What do the numbers on a barcode mean?

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We never really stop and think about barcodes. They’re just something that’s there for cashiers to scan so the right price comes up on the cash register. While that may be their purpose, there’s a lot more that goes into barcodes than just some lines and numbers. Those digits actually mean something, and each one is unique to the product you’re buying. Let’s break it down.

Understanding the standard layout

Your standard UPC-A barcode has 12 numbers. One on the very left, another on the far right, and then two sets of five in the middle. What do these all represent?

Well, the very first digit is a system identifier. This is used to classify what the product is. The numbers zero, one, six, seven and eight are all standard UPC (Universal Product Codes). Two is used for randomly weighed items, such as meat, while three is for products related to health. Four is reserved for other non-food items and five and nine for coupons.

The next set of digits on the barcode relate to the manufacturer’s number, while the second set of five corresponds to the product number. The final number is known as a check digit which is used to scan for errors.

Other barcodes

Although UPC-A barcodes are standard in the United States, they’re not the only type available. EAN-13 barcodes, which are used around the world and occasionally in the States, have a slightly different structure. Here, the first two or three numbers are used to differentiate where the EAN organization responsible for the product is located. If the barcode starts with the numbers 00-13, then the company is established in either the US or Canada. However, that doesn’t necessarily mean the product was made there.

If an organization is based in the States, but its products were created in the UK, then the barcode would still start with a value between 00-13. Although these digits differ from the UPC-A structure, the rest of the numbers correlate to the same layout as those barcodes.

What about small barcodes?

Not every product you buy will have space for a full-sized barcode. In these instances, a UPC-E barcode will be used, which is a shortened version of the original structure. Here, several rules have to be followed.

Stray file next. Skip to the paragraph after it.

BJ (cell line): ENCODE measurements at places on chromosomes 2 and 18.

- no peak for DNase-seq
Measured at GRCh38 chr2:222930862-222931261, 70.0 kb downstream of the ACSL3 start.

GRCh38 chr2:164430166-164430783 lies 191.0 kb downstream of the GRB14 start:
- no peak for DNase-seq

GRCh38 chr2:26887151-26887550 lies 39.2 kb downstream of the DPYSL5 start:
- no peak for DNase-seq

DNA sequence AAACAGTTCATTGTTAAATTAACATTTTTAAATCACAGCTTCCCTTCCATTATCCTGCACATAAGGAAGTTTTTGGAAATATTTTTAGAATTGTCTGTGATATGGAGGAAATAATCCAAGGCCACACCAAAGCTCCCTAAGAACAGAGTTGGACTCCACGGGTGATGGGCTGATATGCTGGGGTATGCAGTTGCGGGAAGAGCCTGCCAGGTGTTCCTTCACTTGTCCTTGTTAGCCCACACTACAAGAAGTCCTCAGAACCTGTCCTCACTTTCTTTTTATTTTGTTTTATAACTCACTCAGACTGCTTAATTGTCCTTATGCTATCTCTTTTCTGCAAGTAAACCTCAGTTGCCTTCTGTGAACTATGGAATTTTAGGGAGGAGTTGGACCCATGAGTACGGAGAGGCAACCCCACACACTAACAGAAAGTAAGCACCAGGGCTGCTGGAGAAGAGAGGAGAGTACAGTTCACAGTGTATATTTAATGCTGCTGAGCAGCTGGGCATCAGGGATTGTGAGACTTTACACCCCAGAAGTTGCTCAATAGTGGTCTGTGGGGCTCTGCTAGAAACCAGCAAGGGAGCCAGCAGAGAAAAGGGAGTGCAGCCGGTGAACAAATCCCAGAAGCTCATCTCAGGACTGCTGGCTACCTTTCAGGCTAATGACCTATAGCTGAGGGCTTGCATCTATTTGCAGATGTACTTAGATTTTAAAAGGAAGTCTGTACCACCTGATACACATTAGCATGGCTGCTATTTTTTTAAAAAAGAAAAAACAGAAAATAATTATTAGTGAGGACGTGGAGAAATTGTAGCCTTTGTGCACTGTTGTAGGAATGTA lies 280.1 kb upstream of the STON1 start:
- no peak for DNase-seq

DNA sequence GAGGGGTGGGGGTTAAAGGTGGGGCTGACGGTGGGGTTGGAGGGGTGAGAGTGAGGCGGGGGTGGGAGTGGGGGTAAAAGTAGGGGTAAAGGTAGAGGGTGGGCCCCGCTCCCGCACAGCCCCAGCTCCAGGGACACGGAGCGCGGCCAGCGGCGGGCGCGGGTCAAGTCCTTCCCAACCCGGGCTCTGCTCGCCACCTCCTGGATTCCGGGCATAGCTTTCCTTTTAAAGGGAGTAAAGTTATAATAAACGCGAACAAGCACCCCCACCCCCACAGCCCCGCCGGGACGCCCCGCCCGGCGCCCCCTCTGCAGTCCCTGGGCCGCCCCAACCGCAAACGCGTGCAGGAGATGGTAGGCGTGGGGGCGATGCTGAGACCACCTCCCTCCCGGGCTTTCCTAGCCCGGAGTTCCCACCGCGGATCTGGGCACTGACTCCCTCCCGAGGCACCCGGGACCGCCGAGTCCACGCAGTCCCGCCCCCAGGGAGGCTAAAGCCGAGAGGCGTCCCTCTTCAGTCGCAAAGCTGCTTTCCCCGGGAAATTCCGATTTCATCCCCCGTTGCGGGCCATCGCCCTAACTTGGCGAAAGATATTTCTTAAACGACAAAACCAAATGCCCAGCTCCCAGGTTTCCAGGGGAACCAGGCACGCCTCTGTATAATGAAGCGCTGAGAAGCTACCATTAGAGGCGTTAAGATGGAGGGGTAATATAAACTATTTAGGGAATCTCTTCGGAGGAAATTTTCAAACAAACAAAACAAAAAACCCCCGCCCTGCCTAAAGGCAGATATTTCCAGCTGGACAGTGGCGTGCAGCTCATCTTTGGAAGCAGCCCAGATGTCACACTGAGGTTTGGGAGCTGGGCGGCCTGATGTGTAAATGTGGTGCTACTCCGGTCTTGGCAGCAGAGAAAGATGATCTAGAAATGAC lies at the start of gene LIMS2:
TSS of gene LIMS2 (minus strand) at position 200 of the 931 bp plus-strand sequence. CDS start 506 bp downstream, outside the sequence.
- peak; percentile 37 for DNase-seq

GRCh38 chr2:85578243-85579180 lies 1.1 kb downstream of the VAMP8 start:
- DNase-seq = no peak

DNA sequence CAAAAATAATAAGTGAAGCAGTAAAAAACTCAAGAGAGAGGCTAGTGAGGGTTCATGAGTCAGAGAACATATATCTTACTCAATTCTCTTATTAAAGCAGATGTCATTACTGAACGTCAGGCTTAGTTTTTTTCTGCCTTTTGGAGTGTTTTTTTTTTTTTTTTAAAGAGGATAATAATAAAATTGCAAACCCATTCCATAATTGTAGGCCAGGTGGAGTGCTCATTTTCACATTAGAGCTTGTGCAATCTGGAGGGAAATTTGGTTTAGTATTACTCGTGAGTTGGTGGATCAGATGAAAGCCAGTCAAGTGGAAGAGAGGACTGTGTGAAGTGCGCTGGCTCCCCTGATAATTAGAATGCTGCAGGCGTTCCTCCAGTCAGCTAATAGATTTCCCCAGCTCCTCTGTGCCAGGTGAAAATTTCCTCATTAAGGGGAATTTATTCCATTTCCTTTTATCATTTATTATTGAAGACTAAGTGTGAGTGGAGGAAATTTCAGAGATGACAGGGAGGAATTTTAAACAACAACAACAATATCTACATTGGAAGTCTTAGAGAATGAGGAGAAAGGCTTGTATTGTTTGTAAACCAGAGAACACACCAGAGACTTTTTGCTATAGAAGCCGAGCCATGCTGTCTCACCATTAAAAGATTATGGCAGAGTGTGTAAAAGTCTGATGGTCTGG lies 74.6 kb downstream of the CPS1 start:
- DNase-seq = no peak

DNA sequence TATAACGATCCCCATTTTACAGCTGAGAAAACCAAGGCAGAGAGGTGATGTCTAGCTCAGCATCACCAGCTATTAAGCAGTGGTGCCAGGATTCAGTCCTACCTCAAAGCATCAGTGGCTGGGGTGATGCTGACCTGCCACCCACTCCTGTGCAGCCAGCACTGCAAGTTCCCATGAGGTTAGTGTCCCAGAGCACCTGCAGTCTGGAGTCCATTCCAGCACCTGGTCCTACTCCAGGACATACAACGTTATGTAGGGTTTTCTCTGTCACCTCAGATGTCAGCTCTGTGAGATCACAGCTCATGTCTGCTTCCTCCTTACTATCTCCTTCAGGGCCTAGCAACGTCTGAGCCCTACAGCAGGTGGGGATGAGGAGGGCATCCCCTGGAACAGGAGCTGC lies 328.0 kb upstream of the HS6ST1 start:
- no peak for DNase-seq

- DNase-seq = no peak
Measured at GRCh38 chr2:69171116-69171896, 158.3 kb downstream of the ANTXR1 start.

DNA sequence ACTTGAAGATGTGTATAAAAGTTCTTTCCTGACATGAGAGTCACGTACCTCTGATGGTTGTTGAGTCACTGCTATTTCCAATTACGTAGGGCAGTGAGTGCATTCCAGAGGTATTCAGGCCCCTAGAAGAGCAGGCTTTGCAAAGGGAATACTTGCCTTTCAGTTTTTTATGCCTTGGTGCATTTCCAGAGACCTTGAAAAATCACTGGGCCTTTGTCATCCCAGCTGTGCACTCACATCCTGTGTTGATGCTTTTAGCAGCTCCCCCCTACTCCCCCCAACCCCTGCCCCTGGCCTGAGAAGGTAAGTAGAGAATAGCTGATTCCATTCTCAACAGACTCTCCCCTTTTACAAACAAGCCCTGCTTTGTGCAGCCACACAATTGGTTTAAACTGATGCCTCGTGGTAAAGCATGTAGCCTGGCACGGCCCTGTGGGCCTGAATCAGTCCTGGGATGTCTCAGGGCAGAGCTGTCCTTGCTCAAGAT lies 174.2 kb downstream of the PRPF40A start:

When manufacturer numbers end in 000, 100 or 200, the product code uses three digits. The first three digits of the manufacturer number are also used. However, these are separated on the barcode. While the first two digits are placed on the left of the product code, the third is to the right of it.
When manufacturer numbers end in 300, 400, etc. up to 900, the product code uses two digits. These follow the first three digits of the manufacturer number and precede a three.
When manufacturer numbers end in 10, 20, etc. up to 90, the product code uses one digit. This follows the first four digits of the manufacturer number and precedes a four.
When manufacturer numbers don’t end in zero, the product code uses one digit as well. However, five digits of the manufacturer come before it.

Serving a purpose

These numbers aren’t solely used as a way to distinguish a product’s origins. They’re also incredibly convenient for cashiers who aren’t able to scan the barcode. If it’s been damaged or the scanner won’t pick it up, the cashier can type in the numbers so that the product will still go through the checkout. That way, you don’t have to go through the hassle of searching the store for the same product with a working barcode.

It looks like there’s more to barcodes than just a series of random numbers and lines. Now, next time you buy something at the store, you can impress the cashier with your knowledge. Whether they’ll care is another matter entirely.

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